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Don’t Ignore the Sound of Absent Voters!

Don’t Ignore the Sound of Absent Voters!

In recent months before the election, Awami League's General Secretary Obaidul Quader has frequently cited a survey conducted by the International Republican Institute (IRI) in the United States. According to this survey, 70% of voters support Prime Minister Sheikh Hasina, expressing their belief that she should be re-elected. The IRI survey, published last August, gained significant attention as it revealed a record-breaking 92% of voters expressing their intention to vote in favor of her.

However, even if we consider the Election Commission's reported 41.8% voter turnout as accurate, it is clear that at least 50% of eligible voters chose not to participate.

There are lingering questions regarding the Election Commission's calculations, particularly concerning the sudden surge in votes during the final hours of voting, raising concerns about its feasibility and the unusual nature of this increase.

The significant number of people choosing not to vote can be attributed to the effective strategies or efforts by opposition parties, including the BNP and other boycotters, to discourage voter turnout. This election boycott, reminiscent of past instances like the February 15, 1996, and January 5, 2014 elections, highlights the historical dynamics and intricacies surrounding such events.

Analyzing the history of those two elections provides insights into the current situation. The news from Ittefaq on February 16, 1996, reveals that on the day of the election, both the immediate opposition party, Awami League, and Jamaat-e-Islami observed a nationwide general strike called 'Ganacurfew.' The day saw clashes across the country, resulting in 10 fatalities and over a hundred injuries, leading the Election Commission to suspend voting in 2,800 polling centers. The voter turnout was 26%.

In 2014, Awami League secured victory uncontested with 153 seats due to the boycott by others. However, the 18-party alliance led by BNP had called for a nationwide general strike on the day of the election. Widespread violence occurred, resulting in 22 lives lost. The voting took place for 146 seats with a turnout of 40%.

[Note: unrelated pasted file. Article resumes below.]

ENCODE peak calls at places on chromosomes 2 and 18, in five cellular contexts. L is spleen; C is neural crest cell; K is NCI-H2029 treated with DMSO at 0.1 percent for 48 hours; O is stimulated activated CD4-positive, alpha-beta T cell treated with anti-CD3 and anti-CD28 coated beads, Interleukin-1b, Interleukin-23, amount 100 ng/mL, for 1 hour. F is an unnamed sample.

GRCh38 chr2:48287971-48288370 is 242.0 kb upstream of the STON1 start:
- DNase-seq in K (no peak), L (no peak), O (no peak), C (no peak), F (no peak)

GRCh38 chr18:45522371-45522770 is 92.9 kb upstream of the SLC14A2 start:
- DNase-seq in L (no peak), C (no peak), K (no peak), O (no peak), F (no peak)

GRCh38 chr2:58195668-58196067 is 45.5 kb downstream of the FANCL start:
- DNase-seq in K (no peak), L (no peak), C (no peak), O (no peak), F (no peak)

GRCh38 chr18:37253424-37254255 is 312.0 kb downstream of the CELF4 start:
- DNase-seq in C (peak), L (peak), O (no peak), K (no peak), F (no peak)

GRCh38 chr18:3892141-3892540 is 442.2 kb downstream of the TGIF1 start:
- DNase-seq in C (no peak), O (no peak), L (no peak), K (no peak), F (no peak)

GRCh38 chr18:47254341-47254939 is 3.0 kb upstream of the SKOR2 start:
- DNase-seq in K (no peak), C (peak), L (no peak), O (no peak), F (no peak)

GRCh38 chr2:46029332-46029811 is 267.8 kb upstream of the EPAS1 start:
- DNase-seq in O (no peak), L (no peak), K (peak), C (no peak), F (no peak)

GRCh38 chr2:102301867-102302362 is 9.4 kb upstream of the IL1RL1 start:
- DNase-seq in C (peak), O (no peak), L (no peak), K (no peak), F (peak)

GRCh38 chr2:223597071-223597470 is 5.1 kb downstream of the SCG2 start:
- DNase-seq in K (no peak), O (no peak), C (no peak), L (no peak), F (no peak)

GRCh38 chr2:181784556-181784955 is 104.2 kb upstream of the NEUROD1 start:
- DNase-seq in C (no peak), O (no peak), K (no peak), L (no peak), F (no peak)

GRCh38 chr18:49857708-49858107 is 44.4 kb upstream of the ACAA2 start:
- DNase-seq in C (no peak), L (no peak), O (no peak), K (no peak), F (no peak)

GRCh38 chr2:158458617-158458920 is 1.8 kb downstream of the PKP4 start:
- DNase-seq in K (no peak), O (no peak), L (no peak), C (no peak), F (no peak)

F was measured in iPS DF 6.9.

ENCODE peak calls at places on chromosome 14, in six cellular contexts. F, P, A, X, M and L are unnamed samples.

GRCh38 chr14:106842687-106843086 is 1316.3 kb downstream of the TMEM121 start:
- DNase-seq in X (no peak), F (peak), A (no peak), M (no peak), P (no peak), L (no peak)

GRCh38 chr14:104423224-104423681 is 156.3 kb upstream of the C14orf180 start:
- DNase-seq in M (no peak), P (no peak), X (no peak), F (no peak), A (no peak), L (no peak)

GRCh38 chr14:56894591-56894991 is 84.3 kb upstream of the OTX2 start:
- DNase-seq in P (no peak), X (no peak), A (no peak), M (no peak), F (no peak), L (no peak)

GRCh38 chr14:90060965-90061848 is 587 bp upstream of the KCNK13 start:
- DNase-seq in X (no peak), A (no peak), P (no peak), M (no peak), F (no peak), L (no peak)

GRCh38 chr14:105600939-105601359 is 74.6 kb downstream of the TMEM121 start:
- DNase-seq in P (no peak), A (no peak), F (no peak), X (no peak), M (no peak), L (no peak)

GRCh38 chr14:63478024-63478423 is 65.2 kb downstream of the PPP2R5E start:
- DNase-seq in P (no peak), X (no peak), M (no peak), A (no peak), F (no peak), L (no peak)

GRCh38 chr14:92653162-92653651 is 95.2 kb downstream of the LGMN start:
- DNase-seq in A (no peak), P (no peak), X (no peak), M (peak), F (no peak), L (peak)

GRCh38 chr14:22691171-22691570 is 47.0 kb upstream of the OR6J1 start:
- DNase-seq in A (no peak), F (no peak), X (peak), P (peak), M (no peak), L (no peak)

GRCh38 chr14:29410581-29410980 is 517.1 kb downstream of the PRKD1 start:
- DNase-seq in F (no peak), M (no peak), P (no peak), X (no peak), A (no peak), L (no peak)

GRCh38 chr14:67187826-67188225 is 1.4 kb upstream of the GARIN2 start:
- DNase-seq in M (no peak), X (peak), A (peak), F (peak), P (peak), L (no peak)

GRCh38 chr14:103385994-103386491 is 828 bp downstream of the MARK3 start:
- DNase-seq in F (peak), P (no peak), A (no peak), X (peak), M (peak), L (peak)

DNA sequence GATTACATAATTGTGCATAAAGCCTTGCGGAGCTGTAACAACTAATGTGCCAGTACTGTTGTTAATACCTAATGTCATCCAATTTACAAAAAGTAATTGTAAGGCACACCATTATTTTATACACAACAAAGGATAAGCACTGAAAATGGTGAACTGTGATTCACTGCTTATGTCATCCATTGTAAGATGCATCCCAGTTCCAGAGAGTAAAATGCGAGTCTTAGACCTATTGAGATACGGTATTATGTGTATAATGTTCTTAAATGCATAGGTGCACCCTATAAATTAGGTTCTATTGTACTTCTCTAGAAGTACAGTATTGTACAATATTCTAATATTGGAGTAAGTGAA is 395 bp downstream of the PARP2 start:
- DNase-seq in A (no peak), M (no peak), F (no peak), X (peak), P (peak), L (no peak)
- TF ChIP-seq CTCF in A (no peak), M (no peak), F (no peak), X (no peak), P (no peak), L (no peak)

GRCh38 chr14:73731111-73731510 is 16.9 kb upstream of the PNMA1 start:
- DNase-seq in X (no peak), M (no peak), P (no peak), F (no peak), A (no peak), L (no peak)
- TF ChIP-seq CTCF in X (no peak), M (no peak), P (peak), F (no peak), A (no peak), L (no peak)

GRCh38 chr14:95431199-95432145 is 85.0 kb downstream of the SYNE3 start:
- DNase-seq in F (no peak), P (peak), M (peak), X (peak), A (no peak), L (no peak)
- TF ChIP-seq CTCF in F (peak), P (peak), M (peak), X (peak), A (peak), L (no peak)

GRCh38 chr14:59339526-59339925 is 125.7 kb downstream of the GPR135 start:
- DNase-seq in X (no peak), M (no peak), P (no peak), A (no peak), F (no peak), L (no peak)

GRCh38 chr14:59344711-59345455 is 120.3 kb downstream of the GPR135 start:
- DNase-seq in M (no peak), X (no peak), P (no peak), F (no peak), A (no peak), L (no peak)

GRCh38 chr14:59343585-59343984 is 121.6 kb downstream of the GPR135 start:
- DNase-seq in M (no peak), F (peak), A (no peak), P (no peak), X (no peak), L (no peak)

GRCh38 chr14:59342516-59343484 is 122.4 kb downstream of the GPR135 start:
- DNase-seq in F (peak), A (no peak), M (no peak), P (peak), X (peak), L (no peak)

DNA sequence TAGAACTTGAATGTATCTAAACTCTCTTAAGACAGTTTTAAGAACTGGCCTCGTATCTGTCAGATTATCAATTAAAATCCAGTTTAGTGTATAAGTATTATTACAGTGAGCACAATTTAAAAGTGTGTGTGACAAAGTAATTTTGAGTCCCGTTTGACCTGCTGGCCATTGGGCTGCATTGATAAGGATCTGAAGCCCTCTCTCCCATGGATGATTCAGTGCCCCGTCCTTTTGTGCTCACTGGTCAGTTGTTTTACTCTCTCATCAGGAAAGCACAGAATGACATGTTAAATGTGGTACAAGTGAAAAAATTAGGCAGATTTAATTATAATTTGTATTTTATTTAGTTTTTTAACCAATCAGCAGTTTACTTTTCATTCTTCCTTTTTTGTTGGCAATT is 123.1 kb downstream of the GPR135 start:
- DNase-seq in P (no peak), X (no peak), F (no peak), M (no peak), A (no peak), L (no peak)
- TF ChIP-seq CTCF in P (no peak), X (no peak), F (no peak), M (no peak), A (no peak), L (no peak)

Contrary to past instances, the violence in the recent election primarily resulted from internal conflicts within the Awami League itself. Despite casualties and injuries, this internal discord within the Awami League aims to portray the election as controversial.

Efforts to influence voters continued despite attempts to encourage participation. Discussions about various national benefits and potential discontinuation of subsidies were ongoing. Reports from various media outlets and foreign publications highlighted instances where voters were offered incentives, including cash distribution, to encourage them to cast their votes.

Despite these incentives, the IRI survey reveals that 69% of respondents do not support elections under any partisan government. Support for elections under a caretaker government was 44%, and under an all-party government, it was 25%.

Controversies and allegations surrounding the elections in 2014 and 2018 have undoubtedly impacted the majority of people in the country. The dissatisfaction towards elections under a partisan government is evident among a significant portion of the population.

If there were a provision on the ballot allowing voters to express their preference for none of the candidates, similar to some Western countries, the voter turnout might have been much higher.

In the most recent contentious election in 2008, where Awami League emerged victorious, the voter turnout was 87%.

The IRI survey also indicates that support for the opposition party increased by 63%, and 53% of people expressed the belief that the country is heading in the wrong direction.

The unilateral election approach taken to fulfill constitutional obligations has thrown us into a new political crisis. Although the true nature of the crisis may not be evident right now, it won't take much time for it to manifest.

With a unipolar parliament in the twelfth session dominated by Awami League, the sense of hopelessness among the country's most populous citizens, deprived of their voting rights for the third consecutive time, may not be resolved quickly.

Awami League needs to recognize from its own experiences that suppressing and persecuting the political opposition does not discourage them but rather strengthens their resolve and organizational unity. The commitment of BNP and its allies to lead a movement for the restoration of voting rights, along with the possibility of demanding a caretaker government, cannot be ruled out.

A powerless opposition party may feel somewhat satisfied with forming a government for the fourth time, but the suffocation of democracy is never a cause for celebration.

The one-sided election of 1996 gave birth to a political crisis, and to find relief, there was a need for political dialogue and another election quickly. The need for a resolution after the one-sided election in 2014 was not fulfilled, which is why the crisis has prolonged further. Now, the crisis has added a new dimension with the January 7th election. To find a path to resolve the crisis, it is now essential to initiate discussions on a new political consensus.

Tvista Desk

Tvista Desk

Sub Editor

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